The Processing of Filled Pause Disfluencies in the Visual World
Contribution to Book
The most common type of overt interruption of fluent speech, or disfluency, is the filled pause is in which filler interrupts production of an utterance. Speakers produce filled pauses for a variety of reasons, such as to discourage interruptions or to gain additional time to plan utterances. It reports a visual world experiment in which participant's eye movements were monitored while they responded to ambiguous utterances containing filled pauses by manipulating objects placed in front of them. Two particular patterns of eye movements have been used to draw inferences about comprehension: anticipatory and confirmatory eye movements. Participant's eye movements and actions suggested that filled pauses informed resolution of the current referential ambiguity, but did not affect the final parse. The chapter presents an experiment that directly tests whether a cueing mechanism can modulate the interpretation of a fully ambiguous utterance in the presence of a fully ambiguous visual world. The results suggest that filled pauses provide a unique window on sentence processing in general, because they show what ambiguities are relevant at that point in the utterance. © 2007 Elsevier Ltd.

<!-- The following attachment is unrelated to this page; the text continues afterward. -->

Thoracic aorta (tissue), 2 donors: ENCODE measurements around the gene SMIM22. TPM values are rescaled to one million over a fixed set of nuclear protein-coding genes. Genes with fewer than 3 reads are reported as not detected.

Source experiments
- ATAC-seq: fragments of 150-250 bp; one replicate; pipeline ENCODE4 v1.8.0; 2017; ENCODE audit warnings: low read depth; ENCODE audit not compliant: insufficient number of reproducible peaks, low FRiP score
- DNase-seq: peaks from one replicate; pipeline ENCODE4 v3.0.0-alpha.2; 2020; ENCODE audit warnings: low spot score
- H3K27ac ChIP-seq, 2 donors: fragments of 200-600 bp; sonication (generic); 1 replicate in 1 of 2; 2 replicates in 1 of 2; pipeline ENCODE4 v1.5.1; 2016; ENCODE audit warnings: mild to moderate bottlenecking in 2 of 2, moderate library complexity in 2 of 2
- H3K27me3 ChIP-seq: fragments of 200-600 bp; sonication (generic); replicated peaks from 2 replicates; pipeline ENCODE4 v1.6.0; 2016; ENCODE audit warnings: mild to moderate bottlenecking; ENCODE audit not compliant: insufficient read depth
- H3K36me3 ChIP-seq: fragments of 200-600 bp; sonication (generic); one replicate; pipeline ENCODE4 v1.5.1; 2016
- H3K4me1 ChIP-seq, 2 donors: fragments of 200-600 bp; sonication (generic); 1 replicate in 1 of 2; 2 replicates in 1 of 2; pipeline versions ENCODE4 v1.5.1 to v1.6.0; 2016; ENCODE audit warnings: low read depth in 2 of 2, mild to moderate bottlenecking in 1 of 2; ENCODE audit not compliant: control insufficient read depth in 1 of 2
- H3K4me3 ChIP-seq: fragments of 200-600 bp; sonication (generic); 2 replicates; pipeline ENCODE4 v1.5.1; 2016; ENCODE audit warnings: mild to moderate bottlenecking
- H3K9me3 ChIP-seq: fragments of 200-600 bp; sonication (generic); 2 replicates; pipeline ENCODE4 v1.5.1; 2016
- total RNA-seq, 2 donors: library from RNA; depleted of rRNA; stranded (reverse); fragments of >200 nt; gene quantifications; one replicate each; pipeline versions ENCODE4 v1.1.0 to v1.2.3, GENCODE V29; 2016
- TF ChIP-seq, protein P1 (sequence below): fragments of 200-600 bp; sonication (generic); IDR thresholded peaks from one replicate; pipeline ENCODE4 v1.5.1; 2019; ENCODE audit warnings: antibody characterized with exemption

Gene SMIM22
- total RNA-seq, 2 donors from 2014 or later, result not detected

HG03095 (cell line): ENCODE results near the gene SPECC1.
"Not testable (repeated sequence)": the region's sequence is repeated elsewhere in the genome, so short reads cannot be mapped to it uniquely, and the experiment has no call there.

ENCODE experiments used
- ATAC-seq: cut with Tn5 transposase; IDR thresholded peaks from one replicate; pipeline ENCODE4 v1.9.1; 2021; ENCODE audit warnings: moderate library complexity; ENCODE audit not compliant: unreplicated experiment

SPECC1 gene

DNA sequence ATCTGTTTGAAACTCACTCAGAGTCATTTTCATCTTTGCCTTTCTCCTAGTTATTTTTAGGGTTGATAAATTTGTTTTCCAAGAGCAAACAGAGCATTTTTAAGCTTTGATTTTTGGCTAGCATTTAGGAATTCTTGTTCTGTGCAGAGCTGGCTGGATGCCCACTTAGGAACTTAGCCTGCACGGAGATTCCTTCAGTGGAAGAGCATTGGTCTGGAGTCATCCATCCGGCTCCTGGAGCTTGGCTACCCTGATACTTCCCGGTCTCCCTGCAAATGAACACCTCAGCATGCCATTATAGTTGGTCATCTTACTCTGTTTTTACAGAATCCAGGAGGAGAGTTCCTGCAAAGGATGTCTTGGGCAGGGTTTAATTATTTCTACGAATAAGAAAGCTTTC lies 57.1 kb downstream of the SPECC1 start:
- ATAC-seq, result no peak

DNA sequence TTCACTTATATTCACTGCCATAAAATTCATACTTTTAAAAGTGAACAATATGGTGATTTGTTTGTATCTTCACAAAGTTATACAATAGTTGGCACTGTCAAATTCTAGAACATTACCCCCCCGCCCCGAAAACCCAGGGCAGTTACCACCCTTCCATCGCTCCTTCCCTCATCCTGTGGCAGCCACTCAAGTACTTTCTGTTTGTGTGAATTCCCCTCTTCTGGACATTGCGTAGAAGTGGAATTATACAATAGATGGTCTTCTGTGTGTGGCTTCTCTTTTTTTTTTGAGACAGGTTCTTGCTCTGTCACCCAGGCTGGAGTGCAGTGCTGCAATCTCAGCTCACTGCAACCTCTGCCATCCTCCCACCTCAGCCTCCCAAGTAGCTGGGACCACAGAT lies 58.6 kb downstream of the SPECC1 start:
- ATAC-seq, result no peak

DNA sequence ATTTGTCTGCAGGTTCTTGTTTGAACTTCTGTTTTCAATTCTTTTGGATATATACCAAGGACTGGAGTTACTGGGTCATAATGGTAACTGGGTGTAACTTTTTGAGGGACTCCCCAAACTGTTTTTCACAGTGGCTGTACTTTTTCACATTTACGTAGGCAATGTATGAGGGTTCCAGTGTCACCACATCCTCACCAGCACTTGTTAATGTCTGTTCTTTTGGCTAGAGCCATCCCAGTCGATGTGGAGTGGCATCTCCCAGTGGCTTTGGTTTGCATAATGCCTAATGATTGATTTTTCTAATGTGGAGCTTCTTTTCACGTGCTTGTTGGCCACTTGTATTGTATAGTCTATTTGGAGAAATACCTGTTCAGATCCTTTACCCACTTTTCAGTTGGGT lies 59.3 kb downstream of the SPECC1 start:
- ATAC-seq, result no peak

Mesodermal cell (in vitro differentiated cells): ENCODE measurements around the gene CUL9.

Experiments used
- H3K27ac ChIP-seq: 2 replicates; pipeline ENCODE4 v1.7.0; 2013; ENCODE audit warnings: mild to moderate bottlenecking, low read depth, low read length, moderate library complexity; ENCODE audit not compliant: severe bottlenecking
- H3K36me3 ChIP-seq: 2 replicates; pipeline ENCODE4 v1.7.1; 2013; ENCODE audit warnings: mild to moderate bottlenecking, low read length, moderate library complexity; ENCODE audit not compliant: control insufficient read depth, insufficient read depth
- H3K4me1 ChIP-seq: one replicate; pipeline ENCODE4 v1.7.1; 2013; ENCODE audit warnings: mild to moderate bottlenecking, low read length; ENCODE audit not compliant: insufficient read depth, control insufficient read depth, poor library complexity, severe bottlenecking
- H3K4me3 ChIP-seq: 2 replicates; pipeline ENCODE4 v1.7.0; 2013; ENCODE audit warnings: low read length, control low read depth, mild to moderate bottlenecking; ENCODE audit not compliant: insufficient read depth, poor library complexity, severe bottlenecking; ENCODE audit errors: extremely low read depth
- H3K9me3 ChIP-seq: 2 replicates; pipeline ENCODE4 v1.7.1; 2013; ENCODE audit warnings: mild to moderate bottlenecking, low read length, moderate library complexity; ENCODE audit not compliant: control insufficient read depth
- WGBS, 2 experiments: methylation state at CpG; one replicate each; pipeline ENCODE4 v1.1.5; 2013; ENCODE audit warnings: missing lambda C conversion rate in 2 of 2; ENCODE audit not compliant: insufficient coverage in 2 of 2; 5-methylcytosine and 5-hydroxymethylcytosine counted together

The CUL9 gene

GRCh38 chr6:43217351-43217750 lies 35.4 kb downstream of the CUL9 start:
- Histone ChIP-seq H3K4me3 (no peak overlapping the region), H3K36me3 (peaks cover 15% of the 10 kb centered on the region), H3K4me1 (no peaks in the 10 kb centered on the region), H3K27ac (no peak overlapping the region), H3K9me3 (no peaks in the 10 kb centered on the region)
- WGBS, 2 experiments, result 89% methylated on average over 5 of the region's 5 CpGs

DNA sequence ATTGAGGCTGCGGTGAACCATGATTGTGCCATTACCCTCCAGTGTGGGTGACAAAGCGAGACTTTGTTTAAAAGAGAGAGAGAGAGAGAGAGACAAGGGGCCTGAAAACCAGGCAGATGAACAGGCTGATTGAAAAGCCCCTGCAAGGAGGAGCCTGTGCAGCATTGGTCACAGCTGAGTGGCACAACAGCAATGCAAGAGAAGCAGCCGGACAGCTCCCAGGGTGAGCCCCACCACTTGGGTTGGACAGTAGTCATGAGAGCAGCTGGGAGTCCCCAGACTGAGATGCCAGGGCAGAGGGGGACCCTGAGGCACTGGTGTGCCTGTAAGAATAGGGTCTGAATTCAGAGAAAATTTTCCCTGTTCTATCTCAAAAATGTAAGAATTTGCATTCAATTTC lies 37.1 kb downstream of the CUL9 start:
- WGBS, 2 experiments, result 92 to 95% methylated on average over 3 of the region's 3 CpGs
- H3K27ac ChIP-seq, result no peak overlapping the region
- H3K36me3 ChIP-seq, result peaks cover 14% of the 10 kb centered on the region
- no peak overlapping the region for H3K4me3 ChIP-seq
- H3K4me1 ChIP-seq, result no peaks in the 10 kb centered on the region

Eye Movements: A Window on Mind and Brain
Roger P. G. Van Gompel and Xenia Vamvakoussi
Elsevier Science & Technology
Bailey, Karl G. D. and Ferreira, Fernanda, "The Processing of Filled Pause Disfluencies in the Visual World" (2007). Faculty Publications. 1831.